All this is to say that perhaps the China automotive industry structure is not as irrational as commonly assumed. Unfettered, the industry will consolidate at a pace consistent with the perceptions of companies as to the cost benefits of change, as well as their individual competitiveness.
In today's business environment, with vehicle sales expanding at a blistering pace - up nearly 40 percent year to date - most companies are finding customers for their products. The rate of capacity utilization has increased dramatically since early 2009, margins for manufacturers have improved and Chinese manufacturers remain optimistic about the future.
The market mechanism is exerting pressure on only the most realistic of companies, indicating no imminent upturn in pace of industry consolidation.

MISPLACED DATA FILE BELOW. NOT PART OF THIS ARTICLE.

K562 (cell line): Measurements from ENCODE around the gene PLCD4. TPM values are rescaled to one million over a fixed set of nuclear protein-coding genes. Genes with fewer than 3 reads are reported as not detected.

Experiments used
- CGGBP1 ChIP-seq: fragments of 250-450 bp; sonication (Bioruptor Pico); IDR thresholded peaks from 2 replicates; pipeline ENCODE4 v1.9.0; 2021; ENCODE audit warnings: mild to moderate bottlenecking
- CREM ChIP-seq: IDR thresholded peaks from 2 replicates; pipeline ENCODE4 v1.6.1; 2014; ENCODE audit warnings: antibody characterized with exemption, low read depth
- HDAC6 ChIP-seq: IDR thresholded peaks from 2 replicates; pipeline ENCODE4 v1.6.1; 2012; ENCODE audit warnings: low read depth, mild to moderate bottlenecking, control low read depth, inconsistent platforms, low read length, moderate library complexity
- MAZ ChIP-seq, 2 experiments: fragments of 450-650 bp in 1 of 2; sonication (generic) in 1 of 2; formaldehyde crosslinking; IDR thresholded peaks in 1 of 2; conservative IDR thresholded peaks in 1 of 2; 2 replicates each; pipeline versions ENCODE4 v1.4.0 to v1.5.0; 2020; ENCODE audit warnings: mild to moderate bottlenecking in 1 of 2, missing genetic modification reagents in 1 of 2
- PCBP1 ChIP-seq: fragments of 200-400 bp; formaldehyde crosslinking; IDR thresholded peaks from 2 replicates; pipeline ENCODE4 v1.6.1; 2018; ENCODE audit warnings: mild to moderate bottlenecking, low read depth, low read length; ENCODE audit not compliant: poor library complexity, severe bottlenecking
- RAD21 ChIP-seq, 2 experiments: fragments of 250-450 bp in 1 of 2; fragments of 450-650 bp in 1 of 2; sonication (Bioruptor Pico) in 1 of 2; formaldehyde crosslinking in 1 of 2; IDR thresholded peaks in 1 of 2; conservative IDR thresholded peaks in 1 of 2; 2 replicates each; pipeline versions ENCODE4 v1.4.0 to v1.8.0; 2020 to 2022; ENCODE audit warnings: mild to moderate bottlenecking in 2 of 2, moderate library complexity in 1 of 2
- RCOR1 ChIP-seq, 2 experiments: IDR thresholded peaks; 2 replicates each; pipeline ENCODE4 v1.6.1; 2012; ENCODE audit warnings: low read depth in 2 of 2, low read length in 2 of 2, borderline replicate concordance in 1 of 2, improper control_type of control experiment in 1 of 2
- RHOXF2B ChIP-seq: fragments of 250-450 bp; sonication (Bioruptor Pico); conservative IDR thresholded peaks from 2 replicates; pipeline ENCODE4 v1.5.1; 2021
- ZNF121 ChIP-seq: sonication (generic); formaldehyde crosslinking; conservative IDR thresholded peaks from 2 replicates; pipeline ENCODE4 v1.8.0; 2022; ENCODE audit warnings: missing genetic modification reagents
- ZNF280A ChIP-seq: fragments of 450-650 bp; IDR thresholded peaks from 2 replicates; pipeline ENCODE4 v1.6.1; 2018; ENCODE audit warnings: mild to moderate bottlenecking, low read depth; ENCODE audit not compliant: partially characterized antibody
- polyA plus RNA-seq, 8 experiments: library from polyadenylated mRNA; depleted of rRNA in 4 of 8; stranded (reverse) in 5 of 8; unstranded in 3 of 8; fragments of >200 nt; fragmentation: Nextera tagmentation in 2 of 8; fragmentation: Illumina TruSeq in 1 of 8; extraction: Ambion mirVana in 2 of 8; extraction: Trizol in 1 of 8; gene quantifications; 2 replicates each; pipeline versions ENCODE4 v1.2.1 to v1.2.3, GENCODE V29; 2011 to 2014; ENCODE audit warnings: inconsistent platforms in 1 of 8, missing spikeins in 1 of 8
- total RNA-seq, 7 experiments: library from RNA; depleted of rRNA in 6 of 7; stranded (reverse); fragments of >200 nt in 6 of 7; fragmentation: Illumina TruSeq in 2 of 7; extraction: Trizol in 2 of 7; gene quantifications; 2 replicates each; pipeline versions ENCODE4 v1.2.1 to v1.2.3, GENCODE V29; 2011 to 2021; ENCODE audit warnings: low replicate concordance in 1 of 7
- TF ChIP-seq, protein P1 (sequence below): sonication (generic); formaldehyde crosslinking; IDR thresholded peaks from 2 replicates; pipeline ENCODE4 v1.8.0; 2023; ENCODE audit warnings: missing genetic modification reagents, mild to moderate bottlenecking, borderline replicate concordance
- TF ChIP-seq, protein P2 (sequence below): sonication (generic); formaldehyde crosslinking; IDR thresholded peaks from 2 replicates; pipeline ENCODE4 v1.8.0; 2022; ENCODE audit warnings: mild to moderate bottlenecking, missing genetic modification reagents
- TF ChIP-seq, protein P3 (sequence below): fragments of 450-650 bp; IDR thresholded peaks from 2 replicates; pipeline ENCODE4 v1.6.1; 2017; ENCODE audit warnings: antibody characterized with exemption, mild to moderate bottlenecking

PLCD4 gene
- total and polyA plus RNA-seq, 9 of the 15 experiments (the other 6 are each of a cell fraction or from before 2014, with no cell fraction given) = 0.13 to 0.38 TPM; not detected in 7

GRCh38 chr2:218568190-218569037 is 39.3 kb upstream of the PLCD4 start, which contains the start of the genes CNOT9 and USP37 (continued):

Advocates of a more active role of government believe the market mechanism will certainly arrive at a price and industry structure, but perhaps not the optimal structure to maximize benefits to society.
Producers and consumers left to their own devices will arrive at a structure that optimizes benefits under prevailing conditions, but result in short term gains and the expense of long-term opportunity. At a minimum, the lag time between today and the arrival of the optimal structure could be shortened.
Nearly 80 companies compete for a slice of the light vehicle market in China. Government officials and most industry analysts believe this is too many. The fragmented structure of the industry hurts competitiveness, they argue, and keeps it from achieving global standards of quality, innovation, and manufacturing process.